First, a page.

There is little data on the overall prevalence of migrant workers in African tea production but there are anecdotal reports that in many areas, migrants play an important role during harvest periods. Human Rights Watch has documented vulnerable migrant agricultural workers from Zimbabwe and Mozambique in tea producing regions in South Africa, although they were not linked specifically to tea production.[30] A recent news report in Uganda reported Rwandans being “trafficked” into the country for work on tea plantations, although it is unclear whether the Rwandans were trafficked or participating in smuggling for voluntary migration. That said, it does point to the presence of migrant workers in the sector.[31] A UN report supports this finding, noting that “work on tea estates [in Uganda] is shunned by the local indigenous people of tea growing areas—they regard it as below their status. For this reason, workers come from other districts and even as far as Rwanda.” That report anecdotally estimated that migrants were 40-60 percent of the tea workforce.[32]

 [33]

Related Resources

Compliance Resources for Companies
Resources for Addressing Industry-Wide Issues and Root Causes
Explore Risk in Global Commodity Supply Chains

Endnotes

[1] International Trade Centre. Trade Map. www.trademap.org.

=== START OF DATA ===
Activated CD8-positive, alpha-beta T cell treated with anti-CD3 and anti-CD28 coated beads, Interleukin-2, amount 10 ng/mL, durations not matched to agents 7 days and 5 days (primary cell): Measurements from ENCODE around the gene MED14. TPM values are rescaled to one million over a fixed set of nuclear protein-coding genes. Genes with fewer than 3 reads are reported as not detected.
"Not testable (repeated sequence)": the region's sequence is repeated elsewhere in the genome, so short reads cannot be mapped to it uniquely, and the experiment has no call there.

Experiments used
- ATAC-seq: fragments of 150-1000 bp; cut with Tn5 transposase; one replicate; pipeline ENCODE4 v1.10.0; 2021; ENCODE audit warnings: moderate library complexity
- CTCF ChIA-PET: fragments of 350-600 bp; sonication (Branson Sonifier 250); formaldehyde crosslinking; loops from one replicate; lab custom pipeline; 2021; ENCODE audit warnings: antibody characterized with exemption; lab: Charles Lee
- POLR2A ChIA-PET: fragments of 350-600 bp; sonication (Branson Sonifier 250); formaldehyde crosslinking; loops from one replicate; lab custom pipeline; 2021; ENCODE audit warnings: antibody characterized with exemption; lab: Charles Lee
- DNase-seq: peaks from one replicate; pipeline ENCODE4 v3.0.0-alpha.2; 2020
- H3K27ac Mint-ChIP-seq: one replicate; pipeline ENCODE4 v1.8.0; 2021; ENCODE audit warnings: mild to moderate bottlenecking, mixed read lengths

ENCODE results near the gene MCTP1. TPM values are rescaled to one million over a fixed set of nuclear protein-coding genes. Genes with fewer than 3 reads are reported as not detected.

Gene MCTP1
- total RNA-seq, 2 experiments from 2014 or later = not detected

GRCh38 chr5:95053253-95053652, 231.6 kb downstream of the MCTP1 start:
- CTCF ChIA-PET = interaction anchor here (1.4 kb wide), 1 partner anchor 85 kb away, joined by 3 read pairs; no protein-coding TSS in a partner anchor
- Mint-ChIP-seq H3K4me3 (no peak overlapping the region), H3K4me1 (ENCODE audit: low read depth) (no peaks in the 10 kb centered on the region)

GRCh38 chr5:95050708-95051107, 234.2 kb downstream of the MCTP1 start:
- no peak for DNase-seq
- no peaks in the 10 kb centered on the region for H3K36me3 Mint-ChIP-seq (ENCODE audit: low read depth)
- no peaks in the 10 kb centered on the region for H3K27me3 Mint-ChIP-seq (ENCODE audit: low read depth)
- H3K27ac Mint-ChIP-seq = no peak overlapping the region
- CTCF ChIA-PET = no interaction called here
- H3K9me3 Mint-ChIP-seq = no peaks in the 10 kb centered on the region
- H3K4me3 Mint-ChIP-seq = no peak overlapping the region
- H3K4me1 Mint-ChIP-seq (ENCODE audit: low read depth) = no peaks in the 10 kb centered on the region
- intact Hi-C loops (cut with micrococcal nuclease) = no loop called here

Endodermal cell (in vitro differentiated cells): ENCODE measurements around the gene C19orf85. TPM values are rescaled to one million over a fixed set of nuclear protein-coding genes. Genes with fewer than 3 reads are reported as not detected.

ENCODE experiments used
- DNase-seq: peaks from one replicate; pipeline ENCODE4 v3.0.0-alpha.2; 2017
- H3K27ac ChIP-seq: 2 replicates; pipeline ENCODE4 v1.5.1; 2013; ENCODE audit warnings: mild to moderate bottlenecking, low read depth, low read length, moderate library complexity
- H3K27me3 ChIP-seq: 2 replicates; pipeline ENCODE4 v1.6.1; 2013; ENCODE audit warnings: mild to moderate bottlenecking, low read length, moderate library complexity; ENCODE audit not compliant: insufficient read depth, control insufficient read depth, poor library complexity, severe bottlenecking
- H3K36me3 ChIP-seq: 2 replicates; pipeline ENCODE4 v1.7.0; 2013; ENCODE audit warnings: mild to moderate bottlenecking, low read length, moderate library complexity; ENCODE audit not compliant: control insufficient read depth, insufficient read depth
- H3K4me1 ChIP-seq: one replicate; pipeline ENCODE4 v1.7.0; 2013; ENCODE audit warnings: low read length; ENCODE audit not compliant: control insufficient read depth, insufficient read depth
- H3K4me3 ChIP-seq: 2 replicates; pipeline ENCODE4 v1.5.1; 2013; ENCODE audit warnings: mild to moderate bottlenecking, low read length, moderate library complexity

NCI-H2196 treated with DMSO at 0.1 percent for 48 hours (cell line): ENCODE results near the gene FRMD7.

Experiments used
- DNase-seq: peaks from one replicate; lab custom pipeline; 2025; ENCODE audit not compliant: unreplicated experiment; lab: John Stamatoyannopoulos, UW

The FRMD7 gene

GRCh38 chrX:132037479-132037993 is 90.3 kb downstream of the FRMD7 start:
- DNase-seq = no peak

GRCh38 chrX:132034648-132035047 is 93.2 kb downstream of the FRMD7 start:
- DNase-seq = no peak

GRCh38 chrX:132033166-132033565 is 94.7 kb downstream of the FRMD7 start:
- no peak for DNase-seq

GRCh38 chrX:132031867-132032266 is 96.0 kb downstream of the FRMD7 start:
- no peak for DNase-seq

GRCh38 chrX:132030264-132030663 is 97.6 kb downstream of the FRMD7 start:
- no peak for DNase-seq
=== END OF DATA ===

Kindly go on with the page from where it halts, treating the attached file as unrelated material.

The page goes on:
[2] International Trade Centre. Trade Map. www.trademap.org.

[3] International Trade Centre. Trade Map. www.trademap.org.

[4] International Programme on the Elimination of Child Labour (IPEC), International Labour Organisation (ILO). Hazardous Labor in Agriculture: Tea. March 2004. http://www.ilo.org/public//english/standards/ipec/publ/download/factsheets/fs_tea_0304.pdf.

[5] International Programme on the Elimination of Child Labour (IPEC), International Labour Organisation (ILO). Hazardous Labor in Agriculture: Tea. March 2004. http://www.ilo.org/public//english/standards/ipec/publ/download/factsheets/fs_tea_0304.pdf.

[6] Sustainable Trade Initiative (IDH). Sector Overview: Tea. 2012. http://www.idhsustainabletrade.com/site/getfile.php?id=184.

[7] Circar, Ranjan. Tea. Solidaridad Network. May 23, 2017. https://www.solidaridadnetwork.org/supply-chains/tea.

[8] The Tea Board of Kenya (TBK). Annual Report and Accounts 2010/2011. http://www.teaboard.or.ke/opencms/export/sites/tbk/about/reports/TEA_BOARD_MAG_FINAL_B ITMAP.pdf.

[9] Malawi Centre for Advice Research and Education on Rights. “Malawi Tea Research Project.” 2006. https://www.somo.nl/wp-content/uploads/2008/01/Malawi-Tea-Research-Project.pdf.